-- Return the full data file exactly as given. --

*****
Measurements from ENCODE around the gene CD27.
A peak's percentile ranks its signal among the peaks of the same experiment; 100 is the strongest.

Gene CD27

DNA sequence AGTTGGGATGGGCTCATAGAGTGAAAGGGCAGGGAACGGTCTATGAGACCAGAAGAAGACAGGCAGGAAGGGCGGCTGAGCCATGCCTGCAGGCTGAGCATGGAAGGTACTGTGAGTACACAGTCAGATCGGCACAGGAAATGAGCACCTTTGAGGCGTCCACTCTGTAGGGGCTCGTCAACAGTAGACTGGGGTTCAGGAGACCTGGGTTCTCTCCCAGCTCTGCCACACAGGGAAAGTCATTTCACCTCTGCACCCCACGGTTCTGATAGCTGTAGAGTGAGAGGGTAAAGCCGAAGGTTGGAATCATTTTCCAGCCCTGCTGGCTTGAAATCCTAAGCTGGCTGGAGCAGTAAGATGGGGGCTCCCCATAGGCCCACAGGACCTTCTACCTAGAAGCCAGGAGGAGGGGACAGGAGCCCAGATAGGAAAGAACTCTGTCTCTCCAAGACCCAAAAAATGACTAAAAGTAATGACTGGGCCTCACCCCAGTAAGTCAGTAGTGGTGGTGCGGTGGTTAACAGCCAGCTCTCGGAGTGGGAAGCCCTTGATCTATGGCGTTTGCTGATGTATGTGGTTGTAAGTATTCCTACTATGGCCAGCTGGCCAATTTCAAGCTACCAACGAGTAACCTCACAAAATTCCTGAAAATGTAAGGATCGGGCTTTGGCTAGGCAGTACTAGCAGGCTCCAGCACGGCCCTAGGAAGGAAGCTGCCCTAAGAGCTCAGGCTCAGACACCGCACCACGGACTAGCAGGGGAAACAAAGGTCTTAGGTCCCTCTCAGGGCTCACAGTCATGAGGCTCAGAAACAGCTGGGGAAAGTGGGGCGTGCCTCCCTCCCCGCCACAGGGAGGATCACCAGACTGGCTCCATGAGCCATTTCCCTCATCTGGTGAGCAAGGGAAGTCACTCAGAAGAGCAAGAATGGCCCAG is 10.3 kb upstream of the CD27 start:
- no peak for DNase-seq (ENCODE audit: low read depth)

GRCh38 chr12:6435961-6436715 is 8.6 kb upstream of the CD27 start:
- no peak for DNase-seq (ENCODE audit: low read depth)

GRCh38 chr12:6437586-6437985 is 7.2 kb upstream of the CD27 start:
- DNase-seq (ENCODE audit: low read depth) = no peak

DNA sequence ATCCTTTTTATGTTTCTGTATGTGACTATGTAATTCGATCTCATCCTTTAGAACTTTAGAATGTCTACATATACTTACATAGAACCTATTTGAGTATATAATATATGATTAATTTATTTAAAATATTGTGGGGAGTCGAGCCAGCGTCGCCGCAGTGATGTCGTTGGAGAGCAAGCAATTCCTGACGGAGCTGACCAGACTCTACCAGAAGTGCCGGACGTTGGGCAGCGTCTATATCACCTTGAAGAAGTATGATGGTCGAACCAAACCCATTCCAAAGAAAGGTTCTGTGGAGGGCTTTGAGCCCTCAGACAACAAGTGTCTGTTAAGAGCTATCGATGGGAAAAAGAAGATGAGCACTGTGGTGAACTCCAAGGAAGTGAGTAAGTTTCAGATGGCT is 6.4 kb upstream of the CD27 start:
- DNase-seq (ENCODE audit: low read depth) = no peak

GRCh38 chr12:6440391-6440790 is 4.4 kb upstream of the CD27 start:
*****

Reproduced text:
Measurements from ENCODE around the gene CD27.
A peak's percentile ranks its signal among the peaks of the same experiment; 100 is the strongest.

Gene CD27

DNA sequence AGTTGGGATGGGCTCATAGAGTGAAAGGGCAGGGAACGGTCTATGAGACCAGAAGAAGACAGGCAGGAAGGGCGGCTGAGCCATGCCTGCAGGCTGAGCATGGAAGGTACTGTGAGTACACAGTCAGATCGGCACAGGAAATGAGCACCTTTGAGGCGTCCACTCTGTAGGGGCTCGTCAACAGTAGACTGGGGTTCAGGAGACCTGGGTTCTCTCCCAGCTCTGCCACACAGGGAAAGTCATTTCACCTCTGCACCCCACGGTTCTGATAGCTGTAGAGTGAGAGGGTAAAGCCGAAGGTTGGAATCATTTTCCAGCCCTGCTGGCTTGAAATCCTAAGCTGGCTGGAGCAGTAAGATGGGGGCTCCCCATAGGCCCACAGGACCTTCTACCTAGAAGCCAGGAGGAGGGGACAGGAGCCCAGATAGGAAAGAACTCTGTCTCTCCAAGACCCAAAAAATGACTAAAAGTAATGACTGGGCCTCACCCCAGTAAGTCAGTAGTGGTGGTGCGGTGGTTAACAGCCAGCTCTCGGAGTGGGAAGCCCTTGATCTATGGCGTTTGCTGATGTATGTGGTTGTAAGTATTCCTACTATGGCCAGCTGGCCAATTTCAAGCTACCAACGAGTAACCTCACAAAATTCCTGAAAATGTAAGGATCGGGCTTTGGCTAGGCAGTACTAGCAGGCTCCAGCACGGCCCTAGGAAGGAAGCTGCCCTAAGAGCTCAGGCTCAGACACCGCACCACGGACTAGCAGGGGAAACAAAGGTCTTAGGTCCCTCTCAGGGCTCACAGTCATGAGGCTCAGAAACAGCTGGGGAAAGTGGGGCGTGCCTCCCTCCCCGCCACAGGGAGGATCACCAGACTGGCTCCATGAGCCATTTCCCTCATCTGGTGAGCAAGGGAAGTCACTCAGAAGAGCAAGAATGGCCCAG is 10.3 kb upstream of the CD27 start:
- no peak for DNase-seq (ENCODE audit: low read depth)

GRCh38 chr12:6435961-6436715 is 8.6 kb upstream of the CD27 start:
- no peak for DNase-seq (ENCODE audit: low read depth)

GRCh38 chr12:6437586-6437985 is 7.2 kb upstream of the CD27 start:
- DNase-seq (ENCODE audit: low read depth) = no peak

DNA sequence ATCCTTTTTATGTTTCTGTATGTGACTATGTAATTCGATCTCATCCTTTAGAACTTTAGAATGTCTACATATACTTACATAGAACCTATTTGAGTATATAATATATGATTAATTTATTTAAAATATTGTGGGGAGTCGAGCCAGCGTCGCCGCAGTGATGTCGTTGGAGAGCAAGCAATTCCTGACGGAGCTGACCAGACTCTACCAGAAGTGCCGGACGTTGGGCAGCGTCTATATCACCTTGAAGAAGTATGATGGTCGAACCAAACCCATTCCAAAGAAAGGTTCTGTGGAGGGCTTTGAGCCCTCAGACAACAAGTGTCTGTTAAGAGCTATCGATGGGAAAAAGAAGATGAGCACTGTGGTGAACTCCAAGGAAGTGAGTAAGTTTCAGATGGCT is 6.4 kb upstream of the CD27 start:
- DNase-seq (ENCODE audit: low read depth) = no peak

GRCh38 chr12:6440391-6440790 is 4.4 kb upstream of the CD27 start: